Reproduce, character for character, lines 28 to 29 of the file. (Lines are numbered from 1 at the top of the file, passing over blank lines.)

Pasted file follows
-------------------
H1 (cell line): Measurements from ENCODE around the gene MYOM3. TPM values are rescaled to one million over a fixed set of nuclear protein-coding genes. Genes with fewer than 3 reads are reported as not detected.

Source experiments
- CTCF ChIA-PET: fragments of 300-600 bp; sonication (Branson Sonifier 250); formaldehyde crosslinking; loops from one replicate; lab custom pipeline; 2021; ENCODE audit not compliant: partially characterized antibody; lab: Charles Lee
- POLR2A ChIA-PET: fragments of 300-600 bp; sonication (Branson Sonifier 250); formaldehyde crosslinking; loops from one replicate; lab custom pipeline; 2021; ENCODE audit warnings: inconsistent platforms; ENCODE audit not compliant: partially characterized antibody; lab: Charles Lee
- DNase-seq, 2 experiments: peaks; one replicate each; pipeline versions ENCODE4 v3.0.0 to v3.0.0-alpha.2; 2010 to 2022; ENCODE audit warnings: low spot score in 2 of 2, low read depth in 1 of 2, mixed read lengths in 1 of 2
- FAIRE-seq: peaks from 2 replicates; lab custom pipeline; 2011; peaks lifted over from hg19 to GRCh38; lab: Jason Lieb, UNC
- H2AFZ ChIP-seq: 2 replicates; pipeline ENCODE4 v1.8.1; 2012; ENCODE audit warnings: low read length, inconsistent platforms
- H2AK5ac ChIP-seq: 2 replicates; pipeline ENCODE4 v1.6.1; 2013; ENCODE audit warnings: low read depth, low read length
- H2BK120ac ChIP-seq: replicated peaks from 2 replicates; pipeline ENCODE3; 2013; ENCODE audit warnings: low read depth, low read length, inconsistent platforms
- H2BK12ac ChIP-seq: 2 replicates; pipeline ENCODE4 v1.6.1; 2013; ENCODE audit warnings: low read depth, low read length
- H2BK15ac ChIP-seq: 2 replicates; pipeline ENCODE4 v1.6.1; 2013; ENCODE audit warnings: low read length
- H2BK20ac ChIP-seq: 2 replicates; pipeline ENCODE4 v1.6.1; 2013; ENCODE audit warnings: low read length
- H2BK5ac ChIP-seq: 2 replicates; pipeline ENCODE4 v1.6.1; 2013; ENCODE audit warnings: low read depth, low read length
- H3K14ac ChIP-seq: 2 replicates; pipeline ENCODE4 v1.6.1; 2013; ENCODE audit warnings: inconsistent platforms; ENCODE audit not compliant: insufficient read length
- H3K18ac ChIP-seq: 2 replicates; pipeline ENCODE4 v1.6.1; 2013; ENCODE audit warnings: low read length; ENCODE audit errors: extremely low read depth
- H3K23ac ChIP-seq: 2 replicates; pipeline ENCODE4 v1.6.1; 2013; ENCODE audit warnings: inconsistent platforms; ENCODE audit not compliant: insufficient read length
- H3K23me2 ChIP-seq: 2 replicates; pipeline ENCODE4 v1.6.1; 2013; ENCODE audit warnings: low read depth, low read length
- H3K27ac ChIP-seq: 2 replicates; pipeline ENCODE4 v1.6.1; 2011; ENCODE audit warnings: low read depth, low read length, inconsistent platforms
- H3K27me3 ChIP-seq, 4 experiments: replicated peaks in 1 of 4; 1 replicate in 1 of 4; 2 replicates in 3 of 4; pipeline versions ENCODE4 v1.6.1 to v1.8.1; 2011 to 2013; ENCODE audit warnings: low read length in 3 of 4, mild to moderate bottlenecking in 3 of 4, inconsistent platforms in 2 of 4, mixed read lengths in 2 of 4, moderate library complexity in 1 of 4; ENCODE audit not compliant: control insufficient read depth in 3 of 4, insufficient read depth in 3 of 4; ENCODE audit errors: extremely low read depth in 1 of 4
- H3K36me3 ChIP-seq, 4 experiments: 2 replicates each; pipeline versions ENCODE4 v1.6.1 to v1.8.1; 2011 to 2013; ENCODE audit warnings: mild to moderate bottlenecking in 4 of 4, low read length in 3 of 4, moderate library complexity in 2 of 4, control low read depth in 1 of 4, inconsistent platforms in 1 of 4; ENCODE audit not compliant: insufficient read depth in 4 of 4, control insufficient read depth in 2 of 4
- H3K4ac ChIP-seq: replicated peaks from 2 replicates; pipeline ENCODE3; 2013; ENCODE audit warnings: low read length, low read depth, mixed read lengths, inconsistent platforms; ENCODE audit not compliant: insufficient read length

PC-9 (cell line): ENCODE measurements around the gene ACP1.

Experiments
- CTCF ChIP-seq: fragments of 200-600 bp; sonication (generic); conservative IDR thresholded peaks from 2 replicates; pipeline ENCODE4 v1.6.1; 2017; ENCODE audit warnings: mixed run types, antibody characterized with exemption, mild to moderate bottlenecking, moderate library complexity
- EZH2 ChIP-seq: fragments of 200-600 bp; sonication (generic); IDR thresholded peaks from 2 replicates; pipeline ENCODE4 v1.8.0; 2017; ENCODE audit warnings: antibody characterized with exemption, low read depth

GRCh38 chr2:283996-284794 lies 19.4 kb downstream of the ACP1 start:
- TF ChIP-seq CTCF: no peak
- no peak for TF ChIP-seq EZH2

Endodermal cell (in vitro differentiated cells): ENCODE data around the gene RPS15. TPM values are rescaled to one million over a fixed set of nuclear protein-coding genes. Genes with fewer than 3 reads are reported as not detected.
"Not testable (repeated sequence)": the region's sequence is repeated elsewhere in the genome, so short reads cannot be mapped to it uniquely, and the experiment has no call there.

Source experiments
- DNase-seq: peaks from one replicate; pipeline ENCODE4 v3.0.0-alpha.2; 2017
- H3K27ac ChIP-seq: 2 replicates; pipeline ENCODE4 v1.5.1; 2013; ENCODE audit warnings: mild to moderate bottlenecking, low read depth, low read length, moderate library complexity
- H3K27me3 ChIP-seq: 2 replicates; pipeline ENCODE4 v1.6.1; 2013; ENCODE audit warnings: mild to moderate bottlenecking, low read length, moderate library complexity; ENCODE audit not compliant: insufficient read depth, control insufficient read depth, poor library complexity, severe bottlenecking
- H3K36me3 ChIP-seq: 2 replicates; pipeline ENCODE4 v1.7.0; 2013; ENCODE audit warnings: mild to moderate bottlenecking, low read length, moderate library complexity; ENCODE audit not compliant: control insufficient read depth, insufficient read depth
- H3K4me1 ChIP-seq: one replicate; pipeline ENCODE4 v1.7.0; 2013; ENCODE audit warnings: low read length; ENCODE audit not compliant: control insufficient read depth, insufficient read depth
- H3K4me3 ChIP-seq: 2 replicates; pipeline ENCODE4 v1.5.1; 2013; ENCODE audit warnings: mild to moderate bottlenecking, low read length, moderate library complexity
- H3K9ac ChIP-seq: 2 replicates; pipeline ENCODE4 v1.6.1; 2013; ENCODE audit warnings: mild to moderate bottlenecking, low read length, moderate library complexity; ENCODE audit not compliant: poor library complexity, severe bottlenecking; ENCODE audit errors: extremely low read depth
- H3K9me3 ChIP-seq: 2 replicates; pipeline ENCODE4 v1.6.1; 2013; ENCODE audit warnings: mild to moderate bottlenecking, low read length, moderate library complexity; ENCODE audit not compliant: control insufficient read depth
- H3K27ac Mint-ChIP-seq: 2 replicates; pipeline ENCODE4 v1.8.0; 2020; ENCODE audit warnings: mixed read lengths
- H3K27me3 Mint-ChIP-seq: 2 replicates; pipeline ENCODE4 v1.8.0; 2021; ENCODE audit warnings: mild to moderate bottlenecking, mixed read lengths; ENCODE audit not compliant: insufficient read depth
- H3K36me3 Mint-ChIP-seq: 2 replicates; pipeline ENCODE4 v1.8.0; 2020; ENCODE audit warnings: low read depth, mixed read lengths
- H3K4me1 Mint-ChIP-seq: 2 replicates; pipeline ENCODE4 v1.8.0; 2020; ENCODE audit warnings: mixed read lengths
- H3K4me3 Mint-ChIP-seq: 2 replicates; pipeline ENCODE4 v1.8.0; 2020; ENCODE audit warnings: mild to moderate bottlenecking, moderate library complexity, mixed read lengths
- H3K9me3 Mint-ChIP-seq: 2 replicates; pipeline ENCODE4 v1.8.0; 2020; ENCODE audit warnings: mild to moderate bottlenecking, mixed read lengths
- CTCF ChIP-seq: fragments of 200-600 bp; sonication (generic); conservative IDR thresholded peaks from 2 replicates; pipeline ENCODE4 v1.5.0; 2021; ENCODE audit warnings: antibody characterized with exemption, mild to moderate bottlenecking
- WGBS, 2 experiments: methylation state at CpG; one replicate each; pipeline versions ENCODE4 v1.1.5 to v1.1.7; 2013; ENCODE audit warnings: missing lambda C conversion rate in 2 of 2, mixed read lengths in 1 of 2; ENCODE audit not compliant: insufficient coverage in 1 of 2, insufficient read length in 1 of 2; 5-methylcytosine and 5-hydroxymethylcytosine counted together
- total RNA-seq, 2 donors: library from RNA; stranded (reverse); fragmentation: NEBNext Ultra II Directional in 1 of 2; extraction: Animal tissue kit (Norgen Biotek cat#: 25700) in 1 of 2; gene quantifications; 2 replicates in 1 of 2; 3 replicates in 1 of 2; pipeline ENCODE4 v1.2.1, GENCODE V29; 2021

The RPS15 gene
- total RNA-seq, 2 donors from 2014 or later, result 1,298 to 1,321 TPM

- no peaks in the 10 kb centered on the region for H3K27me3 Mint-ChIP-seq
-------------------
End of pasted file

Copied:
- no peak for TF ChIP-seq EZH2

Endodermal cell (in vitro differentiated cells): ENCODE data around the gene RPS15. TPM values are rescaled to one million over a fixed set of nuclear protein-coding genes. Genes with fewer than 3 reads are reported as not detected.